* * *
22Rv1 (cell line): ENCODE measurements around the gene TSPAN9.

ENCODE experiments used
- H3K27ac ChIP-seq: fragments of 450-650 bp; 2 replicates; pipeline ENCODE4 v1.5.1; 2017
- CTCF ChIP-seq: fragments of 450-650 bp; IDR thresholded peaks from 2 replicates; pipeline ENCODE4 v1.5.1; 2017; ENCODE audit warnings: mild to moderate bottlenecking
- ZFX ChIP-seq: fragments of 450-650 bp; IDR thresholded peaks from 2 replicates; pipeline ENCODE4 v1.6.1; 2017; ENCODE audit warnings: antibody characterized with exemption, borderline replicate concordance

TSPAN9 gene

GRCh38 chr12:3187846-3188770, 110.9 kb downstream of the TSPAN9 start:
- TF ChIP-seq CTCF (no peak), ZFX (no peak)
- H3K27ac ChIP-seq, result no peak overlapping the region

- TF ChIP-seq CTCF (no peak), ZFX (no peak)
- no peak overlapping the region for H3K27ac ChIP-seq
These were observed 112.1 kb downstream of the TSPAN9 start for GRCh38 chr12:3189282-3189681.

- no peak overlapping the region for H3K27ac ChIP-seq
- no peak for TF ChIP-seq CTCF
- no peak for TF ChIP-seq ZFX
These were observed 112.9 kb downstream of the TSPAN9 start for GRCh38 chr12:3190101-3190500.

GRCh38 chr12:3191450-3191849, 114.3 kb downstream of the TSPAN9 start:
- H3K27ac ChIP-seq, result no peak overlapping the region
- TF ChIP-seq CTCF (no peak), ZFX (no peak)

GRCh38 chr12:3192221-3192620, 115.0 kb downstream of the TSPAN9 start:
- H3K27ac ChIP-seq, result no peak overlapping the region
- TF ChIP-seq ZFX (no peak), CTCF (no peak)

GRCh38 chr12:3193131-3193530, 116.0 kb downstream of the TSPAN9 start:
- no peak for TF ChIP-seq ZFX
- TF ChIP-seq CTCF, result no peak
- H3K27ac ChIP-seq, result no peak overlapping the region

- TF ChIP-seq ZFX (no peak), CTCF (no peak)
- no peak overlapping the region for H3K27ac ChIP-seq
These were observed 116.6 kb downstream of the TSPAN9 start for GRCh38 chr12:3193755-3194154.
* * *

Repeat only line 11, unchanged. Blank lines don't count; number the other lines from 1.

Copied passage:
- no peak overlapping the region for H3K27ac ChIP-seq